13 Co-occurrence Graph - G CO Graph on variables in the expression as vertices 1. Express boolean expression in irredundant DNF  xy + xyz + zx  xy + zx 2. Put an edge between variables if they co-occur in a disjunct Can be easily computed if the expression is in DNF y x z 13

14 Outline Background  Existing characterization of read-once expressions  Co-occurrence Graphs Our Contributions  Co-table graph  Step1. Computation of co-table graph  Step2. Computation of read-once form Related work, Future work and Conclusion 14

15 Our Contributions 1. DNF of event expression is not needed for CQ -  G CO can be directly computed from “ provenance DAGs ” 2. We do not need to compute G CO  A subgraph of G CO suffices – “ Co-table graph” G CT 15 Our Framework Compute G CO Use existing read-once testing algorithms Compute G CT Use our read-once testing algorithm (1) Uses Gurvich’s characterization vs. (2) Uses alternative (2) Is faster than (1) (1)(2)

16 Provenance DAG Event expressions, called “lineage” (Suciu keynote), are a form of provenance (GreenKarvounarakisT ’07). We use provenance DAGs (Green et. al. ’07) Query q():= R(x), S(x, y), T(y) Query Plan  () ((R ⋈ S) ⋈ T) E = w1 v1 u1 + w2 v2 u1 + w3 v3 u2 + w3 v4 u3 w1w2w3 v1v2 v3 v4 u1 u2u3 16

17 Co-Table Graph -- G CT Subgraph of G co: |G CT |  |G CO | Put an edge between variables only if their tables share variables in q e.g.: q():= R(x) S(y)  R, S have n tuples each, G CO has n 2 edges, G CT has zero! q():= R(x) S(x, y) T(y) E = w1 v1 u1 + w2 v2 u1 + w3 v3 u2 + w3 v4 u3 w1 w2 w3 u1 u2 u3 v1 v2 v3 v4 w1 w2 w3 v1 v2 v3 v4 u1 u2 u3 G CO G CT 17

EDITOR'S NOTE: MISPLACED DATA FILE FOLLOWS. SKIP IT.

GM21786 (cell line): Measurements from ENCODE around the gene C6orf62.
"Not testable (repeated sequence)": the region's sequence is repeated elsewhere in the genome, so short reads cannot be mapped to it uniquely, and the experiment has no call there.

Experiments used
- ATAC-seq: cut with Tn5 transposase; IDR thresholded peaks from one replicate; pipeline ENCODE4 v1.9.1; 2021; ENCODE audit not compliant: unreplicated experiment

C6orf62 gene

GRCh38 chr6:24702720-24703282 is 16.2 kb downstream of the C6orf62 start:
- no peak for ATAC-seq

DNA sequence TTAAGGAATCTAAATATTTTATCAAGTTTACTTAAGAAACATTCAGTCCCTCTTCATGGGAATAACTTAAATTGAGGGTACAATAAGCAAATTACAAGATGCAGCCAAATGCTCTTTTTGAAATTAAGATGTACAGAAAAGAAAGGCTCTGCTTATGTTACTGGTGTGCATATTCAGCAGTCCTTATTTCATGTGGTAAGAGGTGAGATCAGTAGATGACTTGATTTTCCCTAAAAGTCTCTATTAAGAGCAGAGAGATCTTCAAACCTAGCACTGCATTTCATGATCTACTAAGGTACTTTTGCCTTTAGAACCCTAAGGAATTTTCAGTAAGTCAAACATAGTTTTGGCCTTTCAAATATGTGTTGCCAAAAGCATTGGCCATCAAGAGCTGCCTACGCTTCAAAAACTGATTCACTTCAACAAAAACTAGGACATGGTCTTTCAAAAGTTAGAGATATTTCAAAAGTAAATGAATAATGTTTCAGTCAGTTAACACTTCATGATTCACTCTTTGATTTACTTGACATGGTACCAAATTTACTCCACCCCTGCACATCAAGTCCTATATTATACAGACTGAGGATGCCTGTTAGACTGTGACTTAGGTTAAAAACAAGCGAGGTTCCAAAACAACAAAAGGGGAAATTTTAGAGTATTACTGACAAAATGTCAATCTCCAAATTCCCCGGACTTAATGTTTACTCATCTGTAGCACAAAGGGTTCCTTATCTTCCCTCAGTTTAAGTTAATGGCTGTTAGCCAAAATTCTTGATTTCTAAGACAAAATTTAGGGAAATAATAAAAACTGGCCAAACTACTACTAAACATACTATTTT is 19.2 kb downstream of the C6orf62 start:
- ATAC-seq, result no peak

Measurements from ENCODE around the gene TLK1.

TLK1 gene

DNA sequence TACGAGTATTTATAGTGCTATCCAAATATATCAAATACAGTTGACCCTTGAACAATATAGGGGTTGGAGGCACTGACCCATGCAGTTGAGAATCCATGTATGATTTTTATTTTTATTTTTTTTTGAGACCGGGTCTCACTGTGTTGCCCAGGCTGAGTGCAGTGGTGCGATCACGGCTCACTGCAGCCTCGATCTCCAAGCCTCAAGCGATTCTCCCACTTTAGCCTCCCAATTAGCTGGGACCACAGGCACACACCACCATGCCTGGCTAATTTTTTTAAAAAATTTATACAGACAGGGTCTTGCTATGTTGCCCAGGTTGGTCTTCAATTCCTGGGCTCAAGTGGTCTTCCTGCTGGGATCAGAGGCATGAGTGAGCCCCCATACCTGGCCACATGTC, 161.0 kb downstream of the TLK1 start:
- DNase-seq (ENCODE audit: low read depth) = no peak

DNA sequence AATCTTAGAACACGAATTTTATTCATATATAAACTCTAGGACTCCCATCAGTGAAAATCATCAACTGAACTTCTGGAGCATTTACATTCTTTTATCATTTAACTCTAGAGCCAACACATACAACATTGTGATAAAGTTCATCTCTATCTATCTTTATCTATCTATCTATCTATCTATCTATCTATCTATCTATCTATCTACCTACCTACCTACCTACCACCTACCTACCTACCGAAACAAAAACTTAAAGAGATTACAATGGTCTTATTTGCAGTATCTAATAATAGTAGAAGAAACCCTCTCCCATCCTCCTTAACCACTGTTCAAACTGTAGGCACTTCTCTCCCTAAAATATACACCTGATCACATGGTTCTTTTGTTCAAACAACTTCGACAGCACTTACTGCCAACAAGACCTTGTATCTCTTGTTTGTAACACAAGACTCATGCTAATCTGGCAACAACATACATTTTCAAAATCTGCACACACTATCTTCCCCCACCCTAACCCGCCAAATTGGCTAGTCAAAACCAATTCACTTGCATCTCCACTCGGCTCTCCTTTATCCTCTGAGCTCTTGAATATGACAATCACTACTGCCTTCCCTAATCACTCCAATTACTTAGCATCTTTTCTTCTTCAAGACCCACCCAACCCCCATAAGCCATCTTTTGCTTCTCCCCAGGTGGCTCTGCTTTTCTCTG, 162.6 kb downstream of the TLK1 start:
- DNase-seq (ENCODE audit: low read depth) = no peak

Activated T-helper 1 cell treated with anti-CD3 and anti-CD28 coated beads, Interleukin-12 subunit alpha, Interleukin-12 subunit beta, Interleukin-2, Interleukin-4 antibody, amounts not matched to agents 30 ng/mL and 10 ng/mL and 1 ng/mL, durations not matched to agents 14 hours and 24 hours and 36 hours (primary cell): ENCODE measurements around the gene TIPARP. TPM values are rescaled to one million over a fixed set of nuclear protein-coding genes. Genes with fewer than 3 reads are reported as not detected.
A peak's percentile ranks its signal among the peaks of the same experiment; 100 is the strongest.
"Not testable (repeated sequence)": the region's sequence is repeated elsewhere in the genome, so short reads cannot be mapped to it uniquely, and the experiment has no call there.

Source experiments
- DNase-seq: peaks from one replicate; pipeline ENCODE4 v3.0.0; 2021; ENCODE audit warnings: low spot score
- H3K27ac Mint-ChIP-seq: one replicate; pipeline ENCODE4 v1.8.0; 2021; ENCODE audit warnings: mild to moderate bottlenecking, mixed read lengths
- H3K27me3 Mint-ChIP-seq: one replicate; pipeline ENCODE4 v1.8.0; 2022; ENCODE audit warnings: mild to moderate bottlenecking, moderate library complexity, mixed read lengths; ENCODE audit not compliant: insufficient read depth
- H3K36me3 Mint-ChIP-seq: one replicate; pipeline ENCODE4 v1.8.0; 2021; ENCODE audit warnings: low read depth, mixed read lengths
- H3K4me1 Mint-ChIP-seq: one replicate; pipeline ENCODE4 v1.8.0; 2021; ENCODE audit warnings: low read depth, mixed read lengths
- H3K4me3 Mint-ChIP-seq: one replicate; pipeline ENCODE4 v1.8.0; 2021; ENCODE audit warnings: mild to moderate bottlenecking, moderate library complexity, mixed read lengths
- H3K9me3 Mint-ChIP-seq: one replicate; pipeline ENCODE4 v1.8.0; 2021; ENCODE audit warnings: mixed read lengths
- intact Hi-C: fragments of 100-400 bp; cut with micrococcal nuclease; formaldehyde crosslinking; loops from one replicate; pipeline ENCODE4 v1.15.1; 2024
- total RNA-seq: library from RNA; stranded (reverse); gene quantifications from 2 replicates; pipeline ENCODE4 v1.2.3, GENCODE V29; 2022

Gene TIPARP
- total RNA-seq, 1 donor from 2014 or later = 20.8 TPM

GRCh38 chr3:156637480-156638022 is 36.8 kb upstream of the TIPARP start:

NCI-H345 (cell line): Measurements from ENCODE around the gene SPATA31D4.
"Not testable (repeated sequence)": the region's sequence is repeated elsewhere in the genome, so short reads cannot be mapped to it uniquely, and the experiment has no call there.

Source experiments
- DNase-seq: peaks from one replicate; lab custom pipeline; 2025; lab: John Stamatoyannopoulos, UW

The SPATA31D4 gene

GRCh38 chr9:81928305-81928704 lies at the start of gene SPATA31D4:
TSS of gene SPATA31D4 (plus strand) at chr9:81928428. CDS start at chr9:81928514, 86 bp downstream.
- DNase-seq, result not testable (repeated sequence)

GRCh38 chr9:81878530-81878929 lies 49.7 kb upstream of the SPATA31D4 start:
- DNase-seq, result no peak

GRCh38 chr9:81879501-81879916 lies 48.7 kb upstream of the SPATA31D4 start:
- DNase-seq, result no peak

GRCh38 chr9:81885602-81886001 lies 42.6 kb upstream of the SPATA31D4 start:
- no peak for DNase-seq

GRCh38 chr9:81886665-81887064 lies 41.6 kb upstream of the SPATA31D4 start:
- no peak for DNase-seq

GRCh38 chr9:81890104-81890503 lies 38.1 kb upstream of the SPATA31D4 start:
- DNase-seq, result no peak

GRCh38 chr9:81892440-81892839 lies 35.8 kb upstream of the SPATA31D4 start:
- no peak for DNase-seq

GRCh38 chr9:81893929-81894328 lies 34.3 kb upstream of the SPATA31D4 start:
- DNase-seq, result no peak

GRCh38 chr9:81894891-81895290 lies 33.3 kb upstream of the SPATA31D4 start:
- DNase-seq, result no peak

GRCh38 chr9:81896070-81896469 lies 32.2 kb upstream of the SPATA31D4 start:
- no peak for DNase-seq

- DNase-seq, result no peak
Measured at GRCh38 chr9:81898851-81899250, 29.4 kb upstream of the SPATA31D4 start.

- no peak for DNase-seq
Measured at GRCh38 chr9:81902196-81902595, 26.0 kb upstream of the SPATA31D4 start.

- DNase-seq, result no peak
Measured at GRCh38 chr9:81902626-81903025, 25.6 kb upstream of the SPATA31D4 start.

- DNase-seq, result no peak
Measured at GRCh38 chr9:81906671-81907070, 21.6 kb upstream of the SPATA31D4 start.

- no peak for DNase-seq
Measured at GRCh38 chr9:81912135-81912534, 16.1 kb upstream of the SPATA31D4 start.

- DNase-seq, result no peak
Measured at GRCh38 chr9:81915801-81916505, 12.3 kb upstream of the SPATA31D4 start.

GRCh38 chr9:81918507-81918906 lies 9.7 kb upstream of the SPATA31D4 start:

18 Our Algorithm Input: Provenance DAG, H  Obtained from the query plan Step1: Compute G CT  (the same procedure can compute G CO as well) Step2: Compute read-once form (if possible)  Otherwise output that event expression is not read-once 18

19 Step1: Computing G CT Theorem: Two variables are adjacent in G CT if and only if their least common ancestor set contains a product-node in the provenance DAG yxZ E = xy + xz  Proof uses critically the no-self-join assumption 19

20 Step2: Computing Read-once form Input: G CT Alternate between  Row Decomposition and Table Decomposition Recursive computation Exactly one can be done at a recursion level, otherwise not read-once Proof uses critically no-union assumption Sound and Complete 20 q q q E1E1 E2E2 E3E3 E = E 1 + E 2 + E 3 Row decomposition q1q1 q2q2 E1E1 E2E2 E = E 1 E 2 Table decomposition